bad / badly
Bad is an adjective. It may precede the noun it modifies (a bad experience), or it may follow linking verbs such as feel and look.
Randy felt bad when he realized he'd forgotten his mothers birthday. After the surgery, you will look bad for about a week.
Badly is an adverb and follows action verbs.
He performed badly on the placement exam.
Badly does not follow linking verbs like feel and look. That is, saying "Jim looks badly" means literally that Jim's vision is imperfect. (See also good/well.)
When two clauses mirror each other with parallel structures, the result is a balanced sentence. Two or more sentences can also be balanced against each other. Balanced sentences are a memorable way to contrast or compare two ideas.
We must conquer war, or war will conquer us.
— Ely Culbertson, Musi We Fight Russia?
Ask not what your country can do for you; ask what you can do for your country.
— John E Kennedy, inaugural address
Because is a connective that indicates cause clearly and emphatically. Other connectives indicating cause, such as for, as, and since, are weaker and less specific.
As (Because) he was banging loudly on the door, Stephanie hesitated. [As could mean while or because.]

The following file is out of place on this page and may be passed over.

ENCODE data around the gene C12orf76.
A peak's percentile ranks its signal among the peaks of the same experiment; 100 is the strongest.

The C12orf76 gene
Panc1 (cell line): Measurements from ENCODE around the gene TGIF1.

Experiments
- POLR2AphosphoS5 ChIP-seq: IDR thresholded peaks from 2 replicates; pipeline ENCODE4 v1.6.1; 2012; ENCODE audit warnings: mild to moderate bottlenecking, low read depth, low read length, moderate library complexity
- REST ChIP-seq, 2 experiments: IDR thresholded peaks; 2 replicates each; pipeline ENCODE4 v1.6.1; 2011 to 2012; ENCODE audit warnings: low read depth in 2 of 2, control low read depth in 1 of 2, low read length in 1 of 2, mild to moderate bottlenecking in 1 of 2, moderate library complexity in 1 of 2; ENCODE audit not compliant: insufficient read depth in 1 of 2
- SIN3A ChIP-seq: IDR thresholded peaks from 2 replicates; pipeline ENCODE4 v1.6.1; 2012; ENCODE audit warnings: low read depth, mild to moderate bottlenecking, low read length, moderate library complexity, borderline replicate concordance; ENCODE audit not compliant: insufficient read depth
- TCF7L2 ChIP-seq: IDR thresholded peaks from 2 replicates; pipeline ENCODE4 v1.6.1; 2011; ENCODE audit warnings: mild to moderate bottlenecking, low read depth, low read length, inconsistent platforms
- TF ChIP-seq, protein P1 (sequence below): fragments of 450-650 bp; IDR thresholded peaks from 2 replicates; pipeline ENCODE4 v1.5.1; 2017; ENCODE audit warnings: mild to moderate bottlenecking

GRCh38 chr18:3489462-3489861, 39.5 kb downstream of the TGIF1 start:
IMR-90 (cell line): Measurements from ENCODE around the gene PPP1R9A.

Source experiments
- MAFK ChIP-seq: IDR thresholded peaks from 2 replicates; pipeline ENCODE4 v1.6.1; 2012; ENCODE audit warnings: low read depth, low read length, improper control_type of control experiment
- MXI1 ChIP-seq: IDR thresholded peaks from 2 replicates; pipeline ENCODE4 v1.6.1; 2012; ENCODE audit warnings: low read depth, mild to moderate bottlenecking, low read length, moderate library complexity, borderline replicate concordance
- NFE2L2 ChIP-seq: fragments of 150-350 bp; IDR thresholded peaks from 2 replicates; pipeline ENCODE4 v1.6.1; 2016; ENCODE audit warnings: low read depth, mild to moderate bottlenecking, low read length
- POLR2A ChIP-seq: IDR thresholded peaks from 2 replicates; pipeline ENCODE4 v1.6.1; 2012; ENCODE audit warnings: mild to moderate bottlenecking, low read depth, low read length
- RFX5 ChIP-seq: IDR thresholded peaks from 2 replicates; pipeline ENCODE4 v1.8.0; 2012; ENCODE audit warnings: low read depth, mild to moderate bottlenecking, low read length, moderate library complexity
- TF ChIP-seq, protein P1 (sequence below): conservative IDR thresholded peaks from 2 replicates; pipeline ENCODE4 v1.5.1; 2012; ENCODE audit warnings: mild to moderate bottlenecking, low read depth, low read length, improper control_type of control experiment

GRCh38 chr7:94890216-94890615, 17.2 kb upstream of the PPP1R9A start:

Since (Because) the library was closed, he couldn't complete any homework. [Since could mean ever since or because.]
For and inasmuch as are both more formal than because.
He couldn't complete his homework/,
for (became) the library was closed. [Note that when for is used as a conjunction, it must be preceded by a comma.]
PUNCTUATING BECAUSE CLAUSES
A because clause before the main clause should be followed by a comma; but when the main clause comes first, a comma is not usually needed.
Because it was starling to snow, they decided to stay inside. They decided to stay inside because it was starting to snow.
being as / being that
These phrases are considered nonstandard English. Replace them with because or since.
beside / besides
Although some dictionaries accept either word as a preposition meaning "in addition to" or "other than," most people use besides in this sense and use beside only as a preposition of location meaning "next to," "apart from," or "at the side of."
Besides the two of us from the English Department, three people from the Chemistry Department were standing beside, the president when he presented the award.
between / among
Between is normally used to relate two items or persons.
The Student Union is located between the music building and the law library. Among is used to refer to more than two.
Because he was so tall, she easily spotted him among the crowd.